Story from AP:
Benedict's decision, announced Saturday, came after the outgoing bishop complained he had virtually no power over "autonomous enclaves" the Franciscans exercised over the basilica, its adjoining convent and a nearby church. The basilica is known for its frescoes attributed to Giotto and is a major pilgrimage and tourist destination.
"The local church is a family that lives around the bishop," the outgoing bishop, Monsignor Sergio Goretti, told the ANSA news agency. "In Assisi, it was absurd that there existed true and proper autonomous enclaves over which the bishop had no power."
He complained that he regularly found out about monks' initiatives from the newspapers, and that their work caused him problems.
Amy Welborn has the text of a Vatican Information Service piece which reveals that Benedict issued a motu proprio ("on his own authority") authorizing the changes. The full text is on the Vatican website.
Further commentary from the Independent, that this goes back to the brouhahah over Assisi in 1986.
Vittorio Messori, a conservative Catholic commentator, said: "The Church has a long memory. Joseph Ratzinger has had an account to settle with the friars of Assisi since the inter-religious meeting of 1986. Now he has fixed it."
He went on: "Ratzinger has not forgiven the Franciscan community for the excesses of the first day of prayer of the religious leaders with [Pope John Paul II]. It was a mockery, as many said, that forced the hand of the Pope, and it was the friars who broke the agreement they had made. They went so far as to allow African animists to slaughter chickens on the altar of the basilica of Santa Chiara, and American redskins to dance in the church."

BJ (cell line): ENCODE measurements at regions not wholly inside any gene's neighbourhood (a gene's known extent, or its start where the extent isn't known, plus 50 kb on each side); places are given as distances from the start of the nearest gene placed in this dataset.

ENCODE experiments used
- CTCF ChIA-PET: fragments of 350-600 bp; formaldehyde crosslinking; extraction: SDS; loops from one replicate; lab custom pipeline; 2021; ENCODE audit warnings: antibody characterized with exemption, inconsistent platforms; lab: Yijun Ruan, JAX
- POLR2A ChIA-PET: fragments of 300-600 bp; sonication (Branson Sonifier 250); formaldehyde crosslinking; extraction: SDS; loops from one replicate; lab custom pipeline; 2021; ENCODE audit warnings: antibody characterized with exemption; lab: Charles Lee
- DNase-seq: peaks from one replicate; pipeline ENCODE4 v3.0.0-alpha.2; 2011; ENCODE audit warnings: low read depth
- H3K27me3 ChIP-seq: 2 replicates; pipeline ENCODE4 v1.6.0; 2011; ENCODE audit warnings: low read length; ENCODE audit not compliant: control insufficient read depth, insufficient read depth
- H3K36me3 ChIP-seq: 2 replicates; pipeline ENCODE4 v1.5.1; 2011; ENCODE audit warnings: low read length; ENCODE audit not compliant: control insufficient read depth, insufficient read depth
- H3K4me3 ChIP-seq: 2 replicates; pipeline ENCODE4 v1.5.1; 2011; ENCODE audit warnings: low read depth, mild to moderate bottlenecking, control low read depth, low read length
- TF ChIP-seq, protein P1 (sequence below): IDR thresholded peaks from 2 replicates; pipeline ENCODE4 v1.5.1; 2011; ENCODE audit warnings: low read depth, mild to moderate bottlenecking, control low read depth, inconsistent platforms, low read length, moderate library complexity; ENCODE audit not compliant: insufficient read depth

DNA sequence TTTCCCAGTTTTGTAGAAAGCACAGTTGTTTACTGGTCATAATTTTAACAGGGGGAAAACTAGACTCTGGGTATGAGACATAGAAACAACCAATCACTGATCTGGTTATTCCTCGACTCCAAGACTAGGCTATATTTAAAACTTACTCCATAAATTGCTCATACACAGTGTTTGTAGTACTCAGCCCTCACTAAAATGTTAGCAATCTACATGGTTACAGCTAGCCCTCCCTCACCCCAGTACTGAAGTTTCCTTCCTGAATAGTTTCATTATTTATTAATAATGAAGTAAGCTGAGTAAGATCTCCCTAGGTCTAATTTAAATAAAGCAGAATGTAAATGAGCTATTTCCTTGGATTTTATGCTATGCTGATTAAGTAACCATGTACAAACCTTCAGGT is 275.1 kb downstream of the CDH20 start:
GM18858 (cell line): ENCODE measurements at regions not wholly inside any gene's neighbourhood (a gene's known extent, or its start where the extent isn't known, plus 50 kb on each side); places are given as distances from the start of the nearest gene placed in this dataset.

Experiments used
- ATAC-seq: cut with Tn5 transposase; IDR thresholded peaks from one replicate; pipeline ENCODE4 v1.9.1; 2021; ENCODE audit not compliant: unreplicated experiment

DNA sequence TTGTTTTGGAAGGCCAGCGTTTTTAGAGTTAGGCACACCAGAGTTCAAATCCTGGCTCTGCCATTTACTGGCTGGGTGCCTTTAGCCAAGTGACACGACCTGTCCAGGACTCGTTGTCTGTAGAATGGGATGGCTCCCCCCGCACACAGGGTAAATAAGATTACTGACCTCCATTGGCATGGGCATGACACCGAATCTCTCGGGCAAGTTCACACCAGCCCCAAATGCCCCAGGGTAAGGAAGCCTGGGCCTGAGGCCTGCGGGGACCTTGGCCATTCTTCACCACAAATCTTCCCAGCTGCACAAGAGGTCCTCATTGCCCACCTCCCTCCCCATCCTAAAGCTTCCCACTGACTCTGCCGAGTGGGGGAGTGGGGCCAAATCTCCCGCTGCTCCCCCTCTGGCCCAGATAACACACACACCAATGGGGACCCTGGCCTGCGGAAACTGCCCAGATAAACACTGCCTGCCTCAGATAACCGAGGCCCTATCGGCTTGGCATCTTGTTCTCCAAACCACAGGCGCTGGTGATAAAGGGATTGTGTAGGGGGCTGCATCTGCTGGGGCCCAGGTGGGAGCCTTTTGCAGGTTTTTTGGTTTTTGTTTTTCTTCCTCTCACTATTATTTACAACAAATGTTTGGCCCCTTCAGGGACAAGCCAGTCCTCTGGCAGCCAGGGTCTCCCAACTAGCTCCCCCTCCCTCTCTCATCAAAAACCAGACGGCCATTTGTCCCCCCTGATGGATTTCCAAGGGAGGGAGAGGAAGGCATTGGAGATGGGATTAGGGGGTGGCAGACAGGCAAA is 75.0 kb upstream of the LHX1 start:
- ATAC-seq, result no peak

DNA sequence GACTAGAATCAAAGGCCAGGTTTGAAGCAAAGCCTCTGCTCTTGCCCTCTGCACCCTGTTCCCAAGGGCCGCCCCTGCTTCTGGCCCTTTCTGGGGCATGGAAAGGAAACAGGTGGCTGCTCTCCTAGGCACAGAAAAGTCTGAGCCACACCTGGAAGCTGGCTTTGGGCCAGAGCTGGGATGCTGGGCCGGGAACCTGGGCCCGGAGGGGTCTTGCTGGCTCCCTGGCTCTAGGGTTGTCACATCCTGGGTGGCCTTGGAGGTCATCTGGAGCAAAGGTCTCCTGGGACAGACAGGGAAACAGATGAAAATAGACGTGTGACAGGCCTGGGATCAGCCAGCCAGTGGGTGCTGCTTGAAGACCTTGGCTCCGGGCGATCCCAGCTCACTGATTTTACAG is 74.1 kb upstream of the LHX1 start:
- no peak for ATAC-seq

[I'm sure there's a translation issue with "American redskins!" Anyway, Cardinal Ratzinger's disagreement on this with Pope John Paul II were quite public.]
The friars themselves were more diplomatic. "One Pope gives, the next takes away," said Fr Vincenzo. "When we decided to invite Tariq Aziz, one meeting was enough. Now who knows what we would have to do."
But what about that invitation, extended to the right-hand man of a bloody dictator? "Whoever arrives among you, friend or enemy, thief or brigand, welcome him with goodwill. That is the rule of St Francis, and that's what we follow."
(I wonder, though, what the Poverello would have said about inviting a thief or brigand? Anyway, he was in Italy at the invitation of Pope John Paul.)
Rocco Palmo has more as well, especially on the fallout in Italy (where this, like practically everything else, has political ramifications it seems). Interesting that he sees this an end of the honeymoon and the real beginning of the Ratzinger papacy. I don't think he means that this is the sign of the beginning of the Grand Inquisition, though that is how it certianly sounds.
La Repubblica's op-ed piece today reads this entirely as "restoration" and a blow to ecumenism (and tries to make a connection with the presence of Cardinal Lustiger at the celebration of the 40th anniversary of Nostra Aetate as being a sign of intolerance. Apparently the Chief Rabbi of Rome didn't like the idea of a convert from Judaism being present. How this is a sign of "restoration" is beyond me.). I couldn't find anything on the websites of Corriere della Sera or ANSA.
I am not sure what to make of all of this. I think there were legitimate issues with the way Assisi 1986 played out (and, by the way, it seems that Cardinal Ratzinger didn't have any problems with the way Assisi 2002 was done). I think it obvious that a Basilica should be under the jurisdiction of the local bishop, who should, of course, respect the traditional autonomy of the religious orders as well. Anyway, I don't know enough about the background here.
I'm sure John Allen will write about this this week.